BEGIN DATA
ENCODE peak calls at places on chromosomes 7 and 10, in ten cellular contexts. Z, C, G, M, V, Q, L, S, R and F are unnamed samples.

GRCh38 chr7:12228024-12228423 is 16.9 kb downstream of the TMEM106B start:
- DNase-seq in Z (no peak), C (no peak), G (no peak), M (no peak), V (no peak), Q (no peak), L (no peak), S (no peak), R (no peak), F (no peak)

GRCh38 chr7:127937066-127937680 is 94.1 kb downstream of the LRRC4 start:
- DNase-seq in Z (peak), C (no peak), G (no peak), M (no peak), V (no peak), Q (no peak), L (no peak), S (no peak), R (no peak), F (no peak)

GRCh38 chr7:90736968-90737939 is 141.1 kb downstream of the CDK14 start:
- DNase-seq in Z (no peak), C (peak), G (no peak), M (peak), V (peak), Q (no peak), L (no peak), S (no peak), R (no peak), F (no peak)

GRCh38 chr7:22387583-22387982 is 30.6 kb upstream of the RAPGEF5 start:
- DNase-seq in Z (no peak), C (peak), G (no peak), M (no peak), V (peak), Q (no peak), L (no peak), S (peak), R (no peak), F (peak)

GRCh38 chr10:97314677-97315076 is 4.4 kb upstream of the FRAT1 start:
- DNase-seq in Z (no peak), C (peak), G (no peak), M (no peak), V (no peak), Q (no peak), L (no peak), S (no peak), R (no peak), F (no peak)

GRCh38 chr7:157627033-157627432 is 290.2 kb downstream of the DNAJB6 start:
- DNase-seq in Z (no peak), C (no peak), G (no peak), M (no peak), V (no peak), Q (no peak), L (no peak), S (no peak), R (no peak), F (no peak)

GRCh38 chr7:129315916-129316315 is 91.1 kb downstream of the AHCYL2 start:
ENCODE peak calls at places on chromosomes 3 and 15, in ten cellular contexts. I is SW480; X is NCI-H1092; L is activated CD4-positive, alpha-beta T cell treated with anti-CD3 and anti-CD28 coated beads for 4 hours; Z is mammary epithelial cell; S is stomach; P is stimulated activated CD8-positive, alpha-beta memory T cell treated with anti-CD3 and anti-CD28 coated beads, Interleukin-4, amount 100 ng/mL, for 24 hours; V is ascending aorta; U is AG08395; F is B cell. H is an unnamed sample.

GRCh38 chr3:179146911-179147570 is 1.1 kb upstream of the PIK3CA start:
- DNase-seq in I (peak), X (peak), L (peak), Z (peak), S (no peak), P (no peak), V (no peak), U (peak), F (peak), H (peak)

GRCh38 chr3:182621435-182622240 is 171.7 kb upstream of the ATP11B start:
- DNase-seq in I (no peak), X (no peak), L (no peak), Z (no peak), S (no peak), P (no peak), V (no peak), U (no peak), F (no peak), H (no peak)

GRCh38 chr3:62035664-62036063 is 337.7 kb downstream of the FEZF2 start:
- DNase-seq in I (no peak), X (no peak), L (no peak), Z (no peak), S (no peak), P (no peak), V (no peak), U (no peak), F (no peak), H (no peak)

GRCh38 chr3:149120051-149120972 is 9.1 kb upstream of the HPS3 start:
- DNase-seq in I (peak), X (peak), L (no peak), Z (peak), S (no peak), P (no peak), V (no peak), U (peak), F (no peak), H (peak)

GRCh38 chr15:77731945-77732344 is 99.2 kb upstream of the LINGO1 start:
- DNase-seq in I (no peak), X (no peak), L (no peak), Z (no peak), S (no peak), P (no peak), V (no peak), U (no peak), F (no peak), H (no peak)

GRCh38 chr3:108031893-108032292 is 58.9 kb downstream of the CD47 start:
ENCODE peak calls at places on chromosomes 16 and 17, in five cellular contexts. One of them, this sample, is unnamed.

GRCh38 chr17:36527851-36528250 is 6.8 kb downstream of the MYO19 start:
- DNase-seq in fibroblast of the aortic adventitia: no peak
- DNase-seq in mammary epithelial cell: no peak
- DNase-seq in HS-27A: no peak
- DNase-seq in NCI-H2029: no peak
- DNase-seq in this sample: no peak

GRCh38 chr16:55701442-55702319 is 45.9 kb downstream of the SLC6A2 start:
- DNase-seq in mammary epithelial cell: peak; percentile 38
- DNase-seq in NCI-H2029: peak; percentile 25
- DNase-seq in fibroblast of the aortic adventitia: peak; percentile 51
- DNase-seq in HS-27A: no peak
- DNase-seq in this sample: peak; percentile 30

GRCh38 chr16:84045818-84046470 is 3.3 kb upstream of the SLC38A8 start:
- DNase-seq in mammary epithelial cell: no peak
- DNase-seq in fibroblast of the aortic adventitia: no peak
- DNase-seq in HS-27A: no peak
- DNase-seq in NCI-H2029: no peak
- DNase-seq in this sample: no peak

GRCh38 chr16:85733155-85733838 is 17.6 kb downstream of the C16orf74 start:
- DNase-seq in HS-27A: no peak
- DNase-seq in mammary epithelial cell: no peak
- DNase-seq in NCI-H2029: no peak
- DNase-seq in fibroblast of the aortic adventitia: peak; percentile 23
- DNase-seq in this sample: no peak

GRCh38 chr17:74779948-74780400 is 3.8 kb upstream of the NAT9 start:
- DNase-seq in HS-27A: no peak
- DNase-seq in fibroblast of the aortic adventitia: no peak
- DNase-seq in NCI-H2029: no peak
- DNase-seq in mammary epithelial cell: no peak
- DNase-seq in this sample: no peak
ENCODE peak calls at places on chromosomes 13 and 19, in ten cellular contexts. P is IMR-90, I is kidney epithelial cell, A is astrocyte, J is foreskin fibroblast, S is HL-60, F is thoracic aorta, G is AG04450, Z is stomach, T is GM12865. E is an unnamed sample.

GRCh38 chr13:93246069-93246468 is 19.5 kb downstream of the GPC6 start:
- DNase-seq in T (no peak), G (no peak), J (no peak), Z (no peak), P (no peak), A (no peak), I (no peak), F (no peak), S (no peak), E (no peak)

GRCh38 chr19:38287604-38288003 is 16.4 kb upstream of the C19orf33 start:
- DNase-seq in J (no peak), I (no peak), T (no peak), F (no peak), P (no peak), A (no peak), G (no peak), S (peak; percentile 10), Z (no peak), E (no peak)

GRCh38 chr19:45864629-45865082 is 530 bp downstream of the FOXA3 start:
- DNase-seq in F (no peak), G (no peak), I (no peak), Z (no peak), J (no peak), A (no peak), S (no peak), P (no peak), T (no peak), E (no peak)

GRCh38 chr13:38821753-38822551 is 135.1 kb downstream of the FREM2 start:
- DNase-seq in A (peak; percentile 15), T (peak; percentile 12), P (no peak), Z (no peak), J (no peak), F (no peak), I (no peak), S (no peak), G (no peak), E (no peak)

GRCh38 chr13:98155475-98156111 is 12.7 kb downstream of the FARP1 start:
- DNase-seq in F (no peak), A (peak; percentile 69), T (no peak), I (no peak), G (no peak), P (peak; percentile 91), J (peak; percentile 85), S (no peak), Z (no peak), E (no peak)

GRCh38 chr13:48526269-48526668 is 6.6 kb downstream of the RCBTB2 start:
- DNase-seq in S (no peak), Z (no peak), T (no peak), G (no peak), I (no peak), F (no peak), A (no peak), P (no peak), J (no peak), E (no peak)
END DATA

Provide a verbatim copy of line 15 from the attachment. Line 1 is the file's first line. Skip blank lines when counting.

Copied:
ENCODE peak calls at places on chromosomes 3 and 15, in ten cellular contexts. I is SW480; X is NCI-H1092; L is activated CD4-positive, alpha-beta T cell treated with anti-CD3 and anti-CD28 coated beads for 4 hours; Z is mammary epithelial cell; S is stomach; P is stimulated activated CD8-positive, alpha-beta memory T cell treated with anti-CD3 and anti-CD28 coated beads, Interleukin-4, amount 100 ng/mL, for 24 hours; V is ascending aorta; U is AG08395; F is B cell. H is an unnamed sample.